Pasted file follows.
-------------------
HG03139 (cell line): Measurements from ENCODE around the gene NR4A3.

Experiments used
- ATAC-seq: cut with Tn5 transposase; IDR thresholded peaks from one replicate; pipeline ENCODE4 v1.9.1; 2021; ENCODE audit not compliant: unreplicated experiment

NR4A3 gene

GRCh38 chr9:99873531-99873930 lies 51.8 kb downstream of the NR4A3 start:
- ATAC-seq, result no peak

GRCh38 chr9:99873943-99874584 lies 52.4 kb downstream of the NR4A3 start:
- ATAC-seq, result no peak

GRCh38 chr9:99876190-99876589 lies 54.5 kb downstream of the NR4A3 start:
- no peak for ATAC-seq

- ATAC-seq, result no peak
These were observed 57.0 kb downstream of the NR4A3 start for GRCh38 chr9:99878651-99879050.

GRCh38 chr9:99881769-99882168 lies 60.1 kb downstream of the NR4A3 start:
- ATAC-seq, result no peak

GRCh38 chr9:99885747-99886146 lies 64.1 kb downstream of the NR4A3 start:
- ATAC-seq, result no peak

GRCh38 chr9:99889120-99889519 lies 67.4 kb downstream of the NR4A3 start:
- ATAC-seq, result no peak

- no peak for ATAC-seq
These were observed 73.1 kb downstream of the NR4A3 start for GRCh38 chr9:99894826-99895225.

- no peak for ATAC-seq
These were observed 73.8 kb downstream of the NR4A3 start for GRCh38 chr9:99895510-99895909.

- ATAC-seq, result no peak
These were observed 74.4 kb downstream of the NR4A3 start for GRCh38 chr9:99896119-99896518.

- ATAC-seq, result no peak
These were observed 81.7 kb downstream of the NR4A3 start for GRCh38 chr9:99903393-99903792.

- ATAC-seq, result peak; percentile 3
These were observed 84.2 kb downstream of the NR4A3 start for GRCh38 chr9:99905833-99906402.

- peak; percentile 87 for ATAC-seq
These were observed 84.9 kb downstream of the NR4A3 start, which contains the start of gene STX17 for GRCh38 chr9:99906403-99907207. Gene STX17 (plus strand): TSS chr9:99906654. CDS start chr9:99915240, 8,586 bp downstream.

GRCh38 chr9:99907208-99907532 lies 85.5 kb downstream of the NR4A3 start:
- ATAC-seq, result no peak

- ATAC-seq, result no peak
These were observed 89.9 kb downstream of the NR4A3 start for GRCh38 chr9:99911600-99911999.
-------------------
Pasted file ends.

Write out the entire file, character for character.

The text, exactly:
HG03139 (cell line): Measurements from ENCODE around the gene NR4A3.

Experiments used
- ATAC-seq: cut with Tn5 transposase; IDR thresholded peaks from one replicate; pipeline ENCODE4 v1.9.1; 2021; ENCODE audit not compliant: unreplicated experiment

NR4A3 gene

GRCh38 chr9:99873531-99873930 lies 51.8 kb downstream of the NR4A3 start:
- ATAC-seq, result no peak

GRCh38 chr9:99873943-99874584 lies 52.4 kb downstream of the NR4A3 start:
- ATAC-seq, result no peak

GRCh38 chr9:99876190-99876589 lies 54.5 kb downstream of the NR4A3 start:
- no peak for ATAC-seq

- ATAC-seq, result no peak
These were observed 57.0 kb downstream of the NR4A3 start for GRCh38 chr9:99878651-99879050.

GRCh38 chr9:99881769-99882168 lies 60.1 kb downstream of the NR4A3 start:
- ATAC-seq, result no peak

GRCh38 chr9:99885747-99886146 lies 64.1 kb downstream of the NR4A3 start:
- ATAC-seq, result no peak

GRCh38 chr9:99889120-99889519 lies 67.4 kb downstream of the NR4A3 start:
- ATAC-seq, result no peak

- no peak for ATAC-seq
These were observed 73.1 kb downstream of the NR4A3 start for GRCh38 chr9:99894826-99895225.

- no peak for ATAC-seq
These were observed 73.8 kb downstream of the NR4A3 start for GRCh38 chr9:99895510-99895909.

- ATAC-seq, result no peak
These were observed 74.4 kb downstream of the NR4A3 start for GRCh38 chr9:99896119-99896518.

- ATAC-seq, result no peak
These were observed 81.7 kb downstream of the NR4A3 start for GRCh38 chr9:99903393-99903792.

- ATAC-seq, result peak; percentile 3
These were observed 84.2 kb downstream of the NR4A3 start for GRCh38 chr9:99905833-99906402.

- peak; percentile 87 for ATAC-seq
These were observed 84.9 kb downstream of the NR4A3 start, which contains the start of gene STX17 for GRCh38 chr9:99906403-99907207. Gene STX17 (plus strand): TSS chr9:99906654. CDS start chr9:99915240, 8,586 bp downstream.

GRCh38 chr9:99907208-99907532 lies 85.5 kb downstream of the NR4A3 start:
- ATAC-seq, result no peak

- ATAC-seq, result no peak
These were observed 89.9 kb downstream of the NR4A3 start for GRCh38 chr9:99911600-99911999.